Two major initiatives begin: the funding of additional police patrols on Lake Hopatcong as a result of a partnership among the Lake Hopatcong Foundation, the Morris County Sheriff’s Office, and the N.J. State Police. The additional patrols are during weekend hours when patrols otherwise wouldn’t have taken place. The other initiative that begins at this time is the funding of the water quality monitoring at stations throughout Lake Hopatcong. Because the state stopped funding the monitoring—which had gone back continuously for three decades—the foundation funded the 2013 effort to prevent a gap in data. These are two of the first initiatives that the LHF took on, and the list of projects would continue to increase in the months and years ahead. (Click here to learn more about the current state of our initiatives and programs.)
The LHF’s first official major fundraising event takes place: the LHF Miniature Golf Outing at the Lake Hopatcong Golf Course. LHF fundraising team leader Becky Rubenstein and event chairwomen Kathy Damerel and Nancy Freifeld helped to coordinate an event with dozens of foursomes, sponsored holes, prizes, food, and fun.
The LHF “Lake Hopatcong Guide” app officially launches for Apple and Android devices. A product of the Boater Information and Recreational Trails teams, the app gives users a chance to learn about lake-area businesses, historical locations, events, news, and more.
The foundation hosts its first guided trail walk on the Prospect Point trail that it helped to fund. Jefferson mayor Russ Felter and Lake Hopatcong Historical Museum (and LHF board member) Marty Kane provide insight into the history of the area and the development of the trail.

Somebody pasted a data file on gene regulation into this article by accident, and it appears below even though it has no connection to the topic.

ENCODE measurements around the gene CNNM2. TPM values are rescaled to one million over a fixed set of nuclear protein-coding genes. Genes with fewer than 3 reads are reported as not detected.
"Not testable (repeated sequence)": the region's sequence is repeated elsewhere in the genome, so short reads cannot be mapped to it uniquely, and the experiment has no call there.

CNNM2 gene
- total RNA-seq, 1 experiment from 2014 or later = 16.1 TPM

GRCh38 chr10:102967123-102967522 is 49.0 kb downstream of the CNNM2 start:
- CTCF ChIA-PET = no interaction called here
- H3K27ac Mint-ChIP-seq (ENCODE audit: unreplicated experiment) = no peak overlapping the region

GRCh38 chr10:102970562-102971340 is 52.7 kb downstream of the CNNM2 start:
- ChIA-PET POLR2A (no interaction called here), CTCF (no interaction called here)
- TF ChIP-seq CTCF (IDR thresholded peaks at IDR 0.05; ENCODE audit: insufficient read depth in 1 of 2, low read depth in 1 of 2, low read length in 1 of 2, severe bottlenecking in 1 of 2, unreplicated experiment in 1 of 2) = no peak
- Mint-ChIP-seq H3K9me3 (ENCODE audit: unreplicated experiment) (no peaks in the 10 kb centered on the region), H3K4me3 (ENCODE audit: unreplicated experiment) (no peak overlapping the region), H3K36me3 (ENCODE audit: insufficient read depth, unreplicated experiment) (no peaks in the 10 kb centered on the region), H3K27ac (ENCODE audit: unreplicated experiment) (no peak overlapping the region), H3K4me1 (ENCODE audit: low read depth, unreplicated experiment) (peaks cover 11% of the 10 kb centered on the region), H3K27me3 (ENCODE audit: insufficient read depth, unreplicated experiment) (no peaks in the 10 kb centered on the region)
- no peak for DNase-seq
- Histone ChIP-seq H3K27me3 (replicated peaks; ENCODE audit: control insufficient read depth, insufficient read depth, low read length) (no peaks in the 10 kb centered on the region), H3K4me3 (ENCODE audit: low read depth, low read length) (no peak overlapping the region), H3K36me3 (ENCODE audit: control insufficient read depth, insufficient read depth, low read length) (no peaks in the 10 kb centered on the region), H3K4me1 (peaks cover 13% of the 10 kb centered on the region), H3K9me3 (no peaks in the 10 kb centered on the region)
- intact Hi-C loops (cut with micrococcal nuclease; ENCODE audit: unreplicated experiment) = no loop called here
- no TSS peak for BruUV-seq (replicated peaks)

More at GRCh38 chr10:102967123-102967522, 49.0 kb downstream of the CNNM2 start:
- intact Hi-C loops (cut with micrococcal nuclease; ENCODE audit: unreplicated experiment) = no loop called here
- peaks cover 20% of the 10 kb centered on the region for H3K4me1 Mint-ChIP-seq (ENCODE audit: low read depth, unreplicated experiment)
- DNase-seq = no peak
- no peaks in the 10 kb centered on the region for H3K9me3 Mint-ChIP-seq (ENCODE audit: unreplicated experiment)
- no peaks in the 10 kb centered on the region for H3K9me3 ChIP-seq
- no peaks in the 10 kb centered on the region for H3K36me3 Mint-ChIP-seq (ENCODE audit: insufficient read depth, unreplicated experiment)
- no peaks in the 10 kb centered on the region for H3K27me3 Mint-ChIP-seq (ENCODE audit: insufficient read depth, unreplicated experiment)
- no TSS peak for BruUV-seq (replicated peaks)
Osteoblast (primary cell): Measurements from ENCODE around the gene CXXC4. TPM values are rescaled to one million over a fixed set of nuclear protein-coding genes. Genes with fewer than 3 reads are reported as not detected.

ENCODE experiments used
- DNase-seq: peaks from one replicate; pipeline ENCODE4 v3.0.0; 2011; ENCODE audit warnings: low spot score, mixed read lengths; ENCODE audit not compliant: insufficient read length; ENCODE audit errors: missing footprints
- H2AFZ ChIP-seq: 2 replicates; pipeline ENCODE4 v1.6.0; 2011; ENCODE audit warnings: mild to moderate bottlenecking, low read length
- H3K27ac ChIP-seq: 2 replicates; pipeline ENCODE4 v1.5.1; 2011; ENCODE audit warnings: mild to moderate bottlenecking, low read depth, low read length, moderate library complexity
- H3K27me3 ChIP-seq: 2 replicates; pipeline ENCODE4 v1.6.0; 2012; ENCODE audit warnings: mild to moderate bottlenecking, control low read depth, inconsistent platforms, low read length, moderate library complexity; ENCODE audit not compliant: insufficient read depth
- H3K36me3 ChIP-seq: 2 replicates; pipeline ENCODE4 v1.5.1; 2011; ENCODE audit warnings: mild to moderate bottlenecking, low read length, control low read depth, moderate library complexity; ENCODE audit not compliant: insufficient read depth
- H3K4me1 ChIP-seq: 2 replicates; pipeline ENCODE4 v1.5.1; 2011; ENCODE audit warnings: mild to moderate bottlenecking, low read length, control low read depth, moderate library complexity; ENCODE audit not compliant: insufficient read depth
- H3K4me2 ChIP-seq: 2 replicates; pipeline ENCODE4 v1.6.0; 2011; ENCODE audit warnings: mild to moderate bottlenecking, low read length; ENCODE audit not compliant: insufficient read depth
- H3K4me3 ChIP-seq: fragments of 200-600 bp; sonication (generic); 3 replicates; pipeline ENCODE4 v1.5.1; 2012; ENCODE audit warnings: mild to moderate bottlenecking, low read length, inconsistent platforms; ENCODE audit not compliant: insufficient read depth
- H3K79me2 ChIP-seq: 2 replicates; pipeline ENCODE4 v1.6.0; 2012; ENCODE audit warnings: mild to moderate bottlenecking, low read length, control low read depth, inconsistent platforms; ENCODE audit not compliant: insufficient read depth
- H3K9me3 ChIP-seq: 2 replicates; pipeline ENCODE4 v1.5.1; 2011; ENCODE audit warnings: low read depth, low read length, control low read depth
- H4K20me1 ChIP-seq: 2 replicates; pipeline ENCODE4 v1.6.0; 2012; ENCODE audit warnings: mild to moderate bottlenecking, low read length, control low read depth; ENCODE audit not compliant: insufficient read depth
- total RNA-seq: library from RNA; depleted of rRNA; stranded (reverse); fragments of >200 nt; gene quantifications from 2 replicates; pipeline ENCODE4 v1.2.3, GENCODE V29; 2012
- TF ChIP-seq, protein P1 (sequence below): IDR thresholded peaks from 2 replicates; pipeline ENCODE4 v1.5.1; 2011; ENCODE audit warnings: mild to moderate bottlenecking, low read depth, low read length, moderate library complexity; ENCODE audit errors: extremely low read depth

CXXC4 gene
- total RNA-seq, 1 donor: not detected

The first LHF Shop Local event kicks off for the month of July, encouraging participants to shop at participating local businesses. Seventy-five businesses participated, and scores of cards are turned in at the end of the month to win prizes donated by Bob’s Canoes and Kayaks, the Camp Six companies, and Bridge Marina.
The LHF hosts its first fundraiser at the Lake Hopatcong Yacht Club, an art auction and wine tasting event. Local artists, including Greg Hildebrandt, Bill Sturm, Linda Rossin, and Matt Keown, are featured and donate their work to be auctioned off at the event.
The first LHF Charity Clay Shoot is held at Hudson Guild Farm in Hopatcong. The day includes a clay shoot, a guided walk, and a group lunch and dinner at one of the borough’s most stunning locations.
The first LHF Autumn Bike Challenge sends riders around Lake Hopatcong (and beyond) on a day that celebrates the lake scenery and recreation as well as raises funds for the foundation. (The event would continue to grow in size and scope in the years to come, and now includes a run/hike and a paddling component.)
On November 9, 2013, about 400 volunteers access the lake from 39 different entry points to remove debris from the newly exposed shoreline (a result of the 5-foot drawdown). More than 23,000 pounds of debris is pulled from the lake, including more than 1,500 tires.
The LHF participates in its first #GivingTuesday on December 3. The day that has continued to bring in a surge of support from donors.